Stuart Delivery Ltd v Augustiner

The Court of Appeal has upheld earlier decisions of the ET and EAT in another gig economy case, confirming that the ability to offer a piece of work to a substitute does not mean that the service is not provided personally, and therefore does not mean they cannot be found to be a worker.


Section 230(3) of the Employment Rights Act 1996 defines a worker as someone who has “entered into or works under a:

  • contract of employment or
  • any other contract, whether express or implied and (if it is express) whether oral or in writing, whereby the individual undertakes to do or perform personally any work or services for another party to the contract whose status is not by virtue of the contract that of a client or customer or any profession or business undertaking carried on by the individual

Sub-section (a) confirms that all employees are workers and, as such, are entitled to worker rights. 

What rights a worker has will depend on their status under employment law. This can be determined by the contractual documentation, or where the contract does not reflect the reality of the arrangement, it is necessary to look at how the arrangement operates in practice. 

In Pimlico Plumbers v Smith [2017] the Court of Appeal was asked to consider whether the obligations to provide personal service was negated by a right to send a substitute in the documentation. The court held that: 

  • An unfettered right of substitution is inconsistent with an obligation to perform work personally; and
  • A conditional right to substitute may or may not be inconsistent with personal service, depending on the conditions that attach to the exercise of the right.


In this case, the claimant worked as a courier for Stuart Delivery. Jobs could either be accepted on an ad-hoc basis, or pre-arranged by signing up for particular time slots (known as ‘slots’), which had additional financial incentives over ad hoc work. If the courier then could not, or didn’t want to, work that ‘slot’ they could offer it to other couriers on the same platform, but if no-one else took it, there would be penalties for the original courier. 

The claimant brought a claim that he was actually a worker during the time working for Stuart, and therefore unauthorised deductions from pay were prohibited, and he was able to enforce rights under the WTR. 


The ET upheld the claim that the claimant was a worker, referring to the decision in the above Pimlico Plumbers case and finding that the right here was not unfettered, and the conditions attached to it were such that the service was in fact personal. Indeed, it was questioned if there was the right of substitution (argued by the respondent) at all. It was not found in the contract, and merely existed as the ability to notify others of the availability of the slot via the shared platform used to register for work.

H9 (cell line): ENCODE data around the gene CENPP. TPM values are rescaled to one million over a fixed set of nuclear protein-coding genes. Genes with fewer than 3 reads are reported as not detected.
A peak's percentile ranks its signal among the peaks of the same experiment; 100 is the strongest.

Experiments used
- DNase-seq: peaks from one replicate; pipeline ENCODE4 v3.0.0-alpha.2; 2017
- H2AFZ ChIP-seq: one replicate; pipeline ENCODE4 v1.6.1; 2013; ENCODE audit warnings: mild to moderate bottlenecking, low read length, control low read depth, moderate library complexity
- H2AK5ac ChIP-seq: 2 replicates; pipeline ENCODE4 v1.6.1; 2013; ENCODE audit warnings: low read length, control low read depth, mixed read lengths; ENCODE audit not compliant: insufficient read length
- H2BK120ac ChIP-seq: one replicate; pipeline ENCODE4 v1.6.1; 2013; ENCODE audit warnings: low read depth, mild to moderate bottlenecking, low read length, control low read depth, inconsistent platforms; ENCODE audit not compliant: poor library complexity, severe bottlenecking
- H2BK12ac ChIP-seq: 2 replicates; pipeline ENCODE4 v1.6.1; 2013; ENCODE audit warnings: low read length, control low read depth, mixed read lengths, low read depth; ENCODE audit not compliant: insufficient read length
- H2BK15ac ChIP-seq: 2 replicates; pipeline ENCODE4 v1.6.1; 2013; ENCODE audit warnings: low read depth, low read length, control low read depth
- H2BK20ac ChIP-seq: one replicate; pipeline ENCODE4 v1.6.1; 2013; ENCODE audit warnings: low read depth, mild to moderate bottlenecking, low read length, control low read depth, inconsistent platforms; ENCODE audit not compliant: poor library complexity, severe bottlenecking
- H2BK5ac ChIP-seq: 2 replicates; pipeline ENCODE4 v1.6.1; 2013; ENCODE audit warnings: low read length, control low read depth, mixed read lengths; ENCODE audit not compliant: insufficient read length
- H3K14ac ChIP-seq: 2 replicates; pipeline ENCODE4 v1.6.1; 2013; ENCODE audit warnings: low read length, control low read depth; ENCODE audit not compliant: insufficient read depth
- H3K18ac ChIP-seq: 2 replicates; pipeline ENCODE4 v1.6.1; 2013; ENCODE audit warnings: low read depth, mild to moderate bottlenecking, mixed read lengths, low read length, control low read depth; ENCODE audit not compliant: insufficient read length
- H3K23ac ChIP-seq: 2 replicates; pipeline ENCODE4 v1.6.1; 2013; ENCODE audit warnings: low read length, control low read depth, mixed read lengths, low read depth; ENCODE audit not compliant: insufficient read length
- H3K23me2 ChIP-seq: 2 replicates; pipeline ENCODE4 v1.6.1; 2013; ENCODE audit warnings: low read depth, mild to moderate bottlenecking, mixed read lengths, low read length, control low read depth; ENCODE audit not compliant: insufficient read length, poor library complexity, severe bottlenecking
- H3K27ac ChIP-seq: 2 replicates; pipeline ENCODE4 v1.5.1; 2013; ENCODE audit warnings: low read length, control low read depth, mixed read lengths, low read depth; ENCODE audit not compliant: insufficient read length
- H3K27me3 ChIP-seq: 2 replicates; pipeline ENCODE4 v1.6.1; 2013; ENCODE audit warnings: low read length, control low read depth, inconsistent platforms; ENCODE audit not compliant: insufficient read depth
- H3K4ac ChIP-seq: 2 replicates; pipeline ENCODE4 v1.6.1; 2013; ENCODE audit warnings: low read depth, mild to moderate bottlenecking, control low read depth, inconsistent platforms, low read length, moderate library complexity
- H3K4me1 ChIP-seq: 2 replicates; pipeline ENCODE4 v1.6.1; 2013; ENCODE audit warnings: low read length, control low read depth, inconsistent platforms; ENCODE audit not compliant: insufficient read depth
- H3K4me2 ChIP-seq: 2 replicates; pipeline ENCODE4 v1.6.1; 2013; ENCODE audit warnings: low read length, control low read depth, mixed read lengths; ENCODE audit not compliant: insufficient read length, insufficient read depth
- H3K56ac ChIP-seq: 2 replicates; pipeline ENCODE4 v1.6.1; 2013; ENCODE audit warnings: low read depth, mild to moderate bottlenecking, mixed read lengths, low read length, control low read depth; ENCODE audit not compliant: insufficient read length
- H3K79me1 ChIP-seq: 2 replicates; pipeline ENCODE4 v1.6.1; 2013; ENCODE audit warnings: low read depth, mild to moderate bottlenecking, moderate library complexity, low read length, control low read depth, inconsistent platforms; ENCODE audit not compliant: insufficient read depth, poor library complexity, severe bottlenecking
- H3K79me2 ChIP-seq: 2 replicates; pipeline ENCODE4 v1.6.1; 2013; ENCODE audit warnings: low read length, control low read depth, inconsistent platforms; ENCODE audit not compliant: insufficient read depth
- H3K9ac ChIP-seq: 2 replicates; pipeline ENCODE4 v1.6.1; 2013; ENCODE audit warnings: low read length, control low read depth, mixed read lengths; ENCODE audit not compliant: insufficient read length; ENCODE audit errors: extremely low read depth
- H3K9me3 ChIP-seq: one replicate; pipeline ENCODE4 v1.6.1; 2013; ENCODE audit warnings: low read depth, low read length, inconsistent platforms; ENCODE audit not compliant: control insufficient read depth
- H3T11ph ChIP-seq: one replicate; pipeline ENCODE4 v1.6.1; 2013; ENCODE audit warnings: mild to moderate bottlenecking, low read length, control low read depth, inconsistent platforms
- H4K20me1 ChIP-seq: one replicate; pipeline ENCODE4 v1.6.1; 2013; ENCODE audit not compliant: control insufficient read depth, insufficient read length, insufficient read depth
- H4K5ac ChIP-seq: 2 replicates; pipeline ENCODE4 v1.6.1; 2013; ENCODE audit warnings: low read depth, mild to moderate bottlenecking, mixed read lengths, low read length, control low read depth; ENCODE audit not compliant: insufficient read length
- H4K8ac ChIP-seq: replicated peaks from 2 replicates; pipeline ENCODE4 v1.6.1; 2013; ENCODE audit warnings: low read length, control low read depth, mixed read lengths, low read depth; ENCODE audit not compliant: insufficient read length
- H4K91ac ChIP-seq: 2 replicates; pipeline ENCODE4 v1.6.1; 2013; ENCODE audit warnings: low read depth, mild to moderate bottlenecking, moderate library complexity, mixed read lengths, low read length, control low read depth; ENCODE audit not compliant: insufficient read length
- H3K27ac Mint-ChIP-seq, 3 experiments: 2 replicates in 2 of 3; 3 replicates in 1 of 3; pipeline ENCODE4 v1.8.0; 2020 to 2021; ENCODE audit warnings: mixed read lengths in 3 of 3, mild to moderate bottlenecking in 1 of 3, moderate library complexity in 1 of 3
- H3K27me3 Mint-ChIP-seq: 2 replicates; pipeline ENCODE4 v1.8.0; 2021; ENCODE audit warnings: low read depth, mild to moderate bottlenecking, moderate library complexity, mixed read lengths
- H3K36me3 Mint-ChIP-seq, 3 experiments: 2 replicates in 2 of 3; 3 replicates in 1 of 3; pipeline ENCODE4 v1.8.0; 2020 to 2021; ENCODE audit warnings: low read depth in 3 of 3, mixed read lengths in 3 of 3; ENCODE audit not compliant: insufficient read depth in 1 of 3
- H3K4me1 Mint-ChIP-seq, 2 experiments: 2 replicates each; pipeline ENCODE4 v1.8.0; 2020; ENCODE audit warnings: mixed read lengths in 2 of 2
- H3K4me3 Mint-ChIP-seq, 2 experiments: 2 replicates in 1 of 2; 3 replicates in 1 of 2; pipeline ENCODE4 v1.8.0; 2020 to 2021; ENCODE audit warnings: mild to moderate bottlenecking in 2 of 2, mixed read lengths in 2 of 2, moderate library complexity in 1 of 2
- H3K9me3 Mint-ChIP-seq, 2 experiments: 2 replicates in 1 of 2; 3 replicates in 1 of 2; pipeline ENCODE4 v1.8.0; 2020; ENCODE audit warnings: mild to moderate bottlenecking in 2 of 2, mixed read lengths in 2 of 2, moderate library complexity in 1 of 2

Having been successful in this claim at ET, the matter was appealed to the EAT by the respondent on the basis that the ET had erred in law in its understanding of worker status, and that the right of substitution in the agreement meant that he was not required to perform the work personally. 

This was rejected by the EAT, who stated that “… it is not a right of substitution at all. It is merely a right to hope that someone else in the pool will relieve you of your obligation. If not, you have to work the slot yourself. You cannot, for example, get your mate to do it for you, even if s/he is well qualified. All you can do is release your slot back into the pool.”.


The question of status, and in particular the right of substitution, was then put before the COA. The decisions of the ET and EAT were both upheld by this court, which found that there was an obligation of personal performance given the nature and extent of the practice of permitting substitution in operation here. 

The appeal was dismissed.

Note for employers 

Whilst this case does not set down strict guidelines for when the ability to substitute will negate personal service, it does give us insight into how the courts are continuing to approach these cases. This case showed the courts willingness to look at the matter as a whole, and the practicalities attached to the ability to pass work onto another. 

Therefore employers need to be careful about how they operate in areas such as this. Contracts need to be carefully written and followed in practice to ensure the employer is implementing the sort of working relationship it wants for its business.

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